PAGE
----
Vapor lock can become serious enough to block the fuel flow completely and stop the engine. Even small amounts of vapor in the inlet line restrict the flow to the engine-driven pump and reduce its output pressure. To reduce the possibility of vapor lock, fuel lines are kept away from sources of heat; also, sharp bends and steep rises are avoided. In addition, the volatility of the fuel is controlled in manufacture so that it does not vaporize too readily. The major improvement in reducing vapor lock, however, is the incorporation of booster pumps in the fuel system. These booster pumps, which are used widely in most modern aircraft, keep the fuel in the lines to the engine-driven pump under pressure. The pressure on the fuel reduces vapor formation and aids in moving a vapor pocket along. The boost pump also releases vapor from the fuel as it passes through the pump. The vapor moves upward through the fuel in the tank and out the tank vents. To prevent the small amount of vapor that remains in the fuel from upsetting its metering action, vapor eliminators are installed in some fuel systems ahead of the metering device or are built into this unit.

14 CFR Part 23

The fuel systems of aircraft certified or registered in the US must be designed to meet specific operating requirements in 14 CFR Part 23 of the Federal Aviation Regulations. Some of these requirements are:
  • Each fuel system must be constructed and arranged to ensure fuel flow at a rate and pressure established for proper engine and auxiliary power unit functioning under all likely operating conditions.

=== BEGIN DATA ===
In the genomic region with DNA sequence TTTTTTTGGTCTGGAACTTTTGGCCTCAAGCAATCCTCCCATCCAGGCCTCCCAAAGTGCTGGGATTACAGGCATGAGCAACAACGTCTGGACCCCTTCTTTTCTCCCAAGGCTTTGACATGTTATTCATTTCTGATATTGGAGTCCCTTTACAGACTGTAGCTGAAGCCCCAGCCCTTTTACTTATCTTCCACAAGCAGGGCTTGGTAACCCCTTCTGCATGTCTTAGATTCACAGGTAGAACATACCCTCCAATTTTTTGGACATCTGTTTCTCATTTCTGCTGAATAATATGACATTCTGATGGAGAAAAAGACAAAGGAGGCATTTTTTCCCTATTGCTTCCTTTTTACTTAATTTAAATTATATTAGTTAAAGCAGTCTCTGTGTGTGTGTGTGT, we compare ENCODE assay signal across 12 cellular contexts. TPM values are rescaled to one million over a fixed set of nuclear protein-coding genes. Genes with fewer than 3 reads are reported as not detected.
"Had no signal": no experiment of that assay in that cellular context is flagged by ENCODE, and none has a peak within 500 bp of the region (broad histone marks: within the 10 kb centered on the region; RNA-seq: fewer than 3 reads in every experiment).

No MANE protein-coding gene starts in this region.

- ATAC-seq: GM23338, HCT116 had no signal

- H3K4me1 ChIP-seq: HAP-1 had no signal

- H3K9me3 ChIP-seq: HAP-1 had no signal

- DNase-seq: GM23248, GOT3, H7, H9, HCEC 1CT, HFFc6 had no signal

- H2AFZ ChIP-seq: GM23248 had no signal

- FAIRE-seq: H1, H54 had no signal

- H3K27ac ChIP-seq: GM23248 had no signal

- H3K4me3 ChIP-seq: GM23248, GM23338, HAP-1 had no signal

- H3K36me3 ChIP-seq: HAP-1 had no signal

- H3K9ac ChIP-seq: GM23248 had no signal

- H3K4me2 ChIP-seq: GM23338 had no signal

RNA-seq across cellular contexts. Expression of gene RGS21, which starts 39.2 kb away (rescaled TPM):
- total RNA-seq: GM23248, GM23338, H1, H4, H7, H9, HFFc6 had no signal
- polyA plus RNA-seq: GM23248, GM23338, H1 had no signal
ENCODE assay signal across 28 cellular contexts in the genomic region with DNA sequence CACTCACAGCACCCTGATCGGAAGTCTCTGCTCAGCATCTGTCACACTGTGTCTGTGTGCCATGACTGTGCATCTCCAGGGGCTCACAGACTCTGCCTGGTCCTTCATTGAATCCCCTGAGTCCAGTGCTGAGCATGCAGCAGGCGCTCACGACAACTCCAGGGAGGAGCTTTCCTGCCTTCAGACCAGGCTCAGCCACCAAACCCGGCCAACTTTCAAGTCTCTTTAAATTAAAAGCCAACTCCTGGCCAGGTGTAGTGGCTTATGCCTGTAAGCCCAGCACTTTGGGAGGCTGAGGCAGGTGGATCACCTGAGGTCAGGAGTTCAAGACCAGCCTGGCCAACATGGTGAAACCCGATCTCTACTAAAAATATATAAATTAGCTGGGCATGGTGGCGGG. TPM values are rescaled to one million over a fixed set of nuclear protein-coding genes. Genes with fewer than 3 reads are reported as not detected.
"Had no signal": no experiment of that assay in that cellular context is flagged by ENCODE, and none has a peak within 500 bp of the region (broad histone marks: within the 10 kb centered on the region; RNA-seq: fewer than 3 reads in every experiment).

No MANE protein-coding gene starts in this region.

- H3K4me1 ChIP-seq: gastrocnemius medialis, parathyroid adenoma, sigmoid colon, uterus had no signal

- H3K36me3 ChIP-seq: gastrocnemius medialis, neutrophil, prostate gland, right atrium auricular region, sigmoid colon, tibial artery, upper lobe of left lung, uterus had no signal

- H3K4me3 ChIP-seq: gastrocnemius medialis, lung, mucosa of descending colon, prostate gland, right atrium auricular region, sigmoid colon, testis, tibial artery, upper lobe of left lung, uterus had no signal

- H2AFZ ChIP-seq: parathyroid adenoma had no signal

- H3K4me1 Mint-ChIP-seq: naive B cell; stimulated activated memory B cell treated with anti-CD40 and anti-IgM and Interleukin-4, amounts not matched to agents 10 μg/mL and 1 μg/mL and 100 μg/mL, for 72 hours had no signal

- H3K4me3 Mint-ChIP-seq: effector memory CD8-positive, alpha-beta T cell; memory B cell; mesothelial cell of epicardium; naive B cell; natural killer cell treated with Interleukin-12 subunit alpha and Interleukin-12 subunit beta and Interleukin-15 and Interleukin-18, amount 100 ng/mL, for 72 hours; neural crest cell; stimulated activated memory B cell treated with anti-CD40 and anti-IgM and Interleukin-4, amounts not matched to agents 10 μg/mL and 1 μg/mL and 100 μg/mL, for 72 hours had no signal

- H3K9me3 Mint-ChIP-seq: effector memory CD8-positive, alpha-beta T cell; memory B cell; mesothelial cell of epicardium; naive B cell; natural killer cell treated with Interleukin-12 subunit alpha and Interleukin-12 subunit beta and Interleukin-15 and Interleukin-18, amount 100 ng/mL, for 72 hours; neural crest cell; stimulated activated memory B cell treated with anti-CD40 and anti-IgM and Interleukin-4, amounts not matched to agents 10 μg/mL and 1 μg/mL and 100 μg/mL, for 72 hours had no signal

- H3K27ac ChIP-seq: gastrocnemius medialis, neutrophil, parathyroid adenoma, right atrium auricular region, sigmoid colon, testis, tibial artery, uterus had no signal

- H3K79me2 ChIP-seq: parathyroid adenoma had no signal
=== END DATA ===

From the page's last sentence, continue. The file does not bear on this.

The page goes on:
• Each fuel system must be arranged so that no pump can draw fuel from more than one tank at a time, or provisions must be made to prevent air from being drawn into the fuel supply line.
  • Turbine-powered aircraft must be capable of sustained operation with 0. 75 cubic centimeter of free water per gallon of fuel at 80 degrees Fahrenheit. In addition, an engine must be capable of sustained operation when the fuel is cooled to its most critical condition for icing.
  • Each fuel system of a multiengine aircraft must be arranged so that the failure of any one component (except a fuel tank) will not result in the loss of power of more than one engine or require immediate action by the pilot to prevent the loss of power.
  • If a multiengine airplane has a single tank or assembly of interconnected tanks, each engine must have an independent tank outlet with a fuel shutoff valve at the tank.
  • A way to rapidly shut off fuel in flight to each engine of a normal category aircraft must be provided to appropriate flight crewmembers. The engine fuel shutoff valve cannot be located on the engine side of any firewall.
  • On multiengine aircraft, the closing of an individual fuel shutoff valve for any engine shall not affect the fuel supply to the other engines.
  • Tanks used in multiengine fuel systems must have two vents arranged so that is unlikely that both become plugged at the same time.
  • All filler caps must be designed so that they are unlikely to be installed incorrectly or lost in flight.
  • The fuel systems must be designed to prevent the ignition of fuel vapors by lightning.
  • The fuel flow rate of a gravity-feed system must be 150 percent of the takeoff fuel flow when the tank contains the minimum fuel allowable. The same requirement exists when the airplane is in the attitude that is most critical for fuel flow.
  • The fuel flow rate of a pump-feed fuel system for each reciprocating engine must be 125 percent of the takeoff fuel flow required.
  • If an aircraft is equipped with a selector valve that enables an engine to operate from more than one fuel tank, the system must not cause a loss of power for more than ten seconds for a single-engine (or twenty seconds for a multiengine) aircraft between the time one tank runs dry and the time fuel is supplied by the other tank.